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Supreme Court, Appellate Division, First Department, New York.

Mark WIENER, Plaintiff-Appellant, v. LAWRENCE-PICASO, INC., et al., Defendants-Respondents.

Decided: June 27, 2002

WILLIAMS, P.J., SAXE, SULLIVAN and FRIEDMAN, JJ. Melvin S. Hirshowitz, for Plaintiff-Appellant. Mark J. Alonzo, for Defendants-Respondents.

Order and judgment (one paper), Supreme Court, New York County (Norman Ryp, J.), entered February 5, 2002, which, after a jury trial and upon the partial grant of defendants' motions to set aside the verdict, awarded plaintiff in this action for breach of an employment contract the total sum of $43,780.67, unanimously affirmed, without costs.

Plaintiff's family owned several properties in the Bronx and Manhattan (“Ackerman Properties”).   In August 1997, Ackerman Properties agreed to hire defendants to manage their interests.   At the same time, on August 26, 1997, plaintiff, a property manager, entered into an employment agreement with defendants for an initial three-year term with a provision for automatic renewal on a year-to-year basis.   The agreement also provided, in relevant part, that it could be terminated by defendants in the event that plaintiff's actions constituted wilful non-performance or malfeasance or if Ackerman Properties was no longer managed by defendants.   Twenty-three months after entering into the agreement with plaintiff, defendants terminated his employment.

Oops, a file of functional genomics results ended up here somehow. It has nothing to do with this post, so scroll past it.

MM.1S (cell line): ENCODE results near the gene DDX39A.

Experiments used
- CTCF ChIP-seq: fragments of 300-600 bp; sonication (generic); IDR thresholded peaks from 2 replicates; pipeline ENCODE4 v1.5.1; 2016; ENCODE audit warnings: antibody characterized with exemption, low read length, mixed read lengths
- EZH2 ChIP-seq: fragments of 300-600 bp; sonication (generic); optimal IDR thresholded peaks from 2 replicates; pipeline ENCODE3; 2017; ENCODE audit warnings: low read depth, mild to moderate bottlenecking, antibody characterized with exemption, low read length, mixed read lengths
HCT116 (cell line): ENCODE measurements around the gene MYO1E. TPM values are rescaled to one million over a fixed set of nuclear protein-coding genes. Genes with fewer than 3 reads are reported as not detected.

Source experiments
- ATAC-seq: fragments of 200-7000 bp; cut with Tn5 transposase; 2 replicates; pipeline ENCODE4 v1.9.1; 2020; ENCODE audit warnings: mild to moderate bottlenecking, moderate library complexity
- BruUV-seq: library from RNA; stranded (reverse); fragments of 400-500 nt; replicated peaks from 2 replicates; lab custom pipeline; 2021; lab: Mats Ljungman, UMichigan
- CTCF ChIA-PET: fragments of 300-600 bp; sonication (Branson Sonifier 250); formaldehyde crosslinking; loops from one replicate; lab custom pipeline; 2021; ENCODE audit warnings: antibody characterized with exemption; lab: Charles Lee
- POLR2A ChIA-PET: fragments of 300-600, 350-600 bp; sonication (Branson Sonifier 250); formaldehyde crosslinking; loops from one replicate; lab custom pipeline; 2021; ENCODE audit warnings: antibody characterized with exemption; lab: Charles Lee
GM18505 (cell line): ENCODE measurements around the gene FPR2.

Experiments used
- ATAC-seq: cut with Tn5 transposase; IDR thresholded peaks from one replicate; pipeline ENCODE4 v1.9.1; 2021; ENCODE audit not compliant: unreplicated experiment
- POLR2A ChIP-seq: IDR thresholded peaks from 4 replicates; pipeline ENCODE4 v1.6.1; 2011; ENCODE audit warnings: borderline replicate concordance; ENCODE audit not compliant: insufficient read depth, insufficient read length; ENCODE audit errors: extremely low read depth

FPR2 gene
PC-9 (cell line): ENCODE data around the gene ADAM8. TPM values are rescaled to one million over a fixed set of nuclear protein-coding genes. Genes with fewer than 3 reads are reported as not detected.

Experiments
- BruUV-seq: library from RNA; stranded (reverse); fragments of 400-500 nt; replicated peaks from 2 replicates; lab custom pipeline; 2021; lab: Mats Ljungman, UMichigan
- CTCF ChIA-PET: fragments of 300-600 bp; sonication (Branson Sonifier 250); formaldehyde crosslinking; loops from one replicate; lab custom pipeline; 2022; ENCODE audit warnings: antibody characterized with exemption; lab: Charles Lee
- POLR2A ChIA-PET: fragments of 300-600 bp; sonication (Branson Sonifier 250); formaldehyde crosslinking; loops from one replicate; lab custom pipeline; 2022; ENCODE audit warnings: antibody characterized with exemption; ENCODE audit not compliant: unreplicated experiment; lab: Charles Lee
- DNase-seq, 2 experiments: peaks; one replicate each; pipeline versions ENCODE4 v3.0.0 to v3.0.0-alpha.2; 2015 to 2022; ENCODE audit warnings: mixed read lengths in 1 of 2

Following a trial, the jury returned a verdict awarding plaintiff $205,000.   The jury concluded that defendants breached the employment agreement and that based on the agreement's automatic renewal provision, plaintiff would have remained employed at defendants for an additional 3 1/212 years after the initial term expired.   Thereafter, the trial court granted defendants' post-trial motions to the extent of reducing the award of damages to the extent indicated above.

The trial court's finding, that the plaintiff should only be compensated for the remainder of the initial three-year term of the employment agreement less the unemployment benefits he received (see, Cornell v. T.V. Dev. Corp., 17 N.Y.2d 69, 74, 268 N.Y.S.2d 29, 215 N.E.2d 349), was warranted as a matter of law since there was “no valid line of reasoning and permissible inferences which could possibly lead rational men to the conclusion reached by the jury” that plaintiff would have remained employed by defendant beyond expiration of the initial non-terminable contract term (see, Cohen v. Hallmark Cards, Inc., 45 N.Y.2d 493, 499, 410 N.Y.S.2d 282, 382 N.E.2d 1145).   The trial was replete with testimony demonstrating that plaintiff's actions, while in the defendants' employ, including failing to visit the buildings which he managed and forging the signatures of property owners on New York City Multiple Dwelling Registration Forms, constituted wilful non-performance and malfeasance, and as such, justified nonrenewal of the employment agreement.

We have considered plaintiff's remaining contentions and find them unavailing.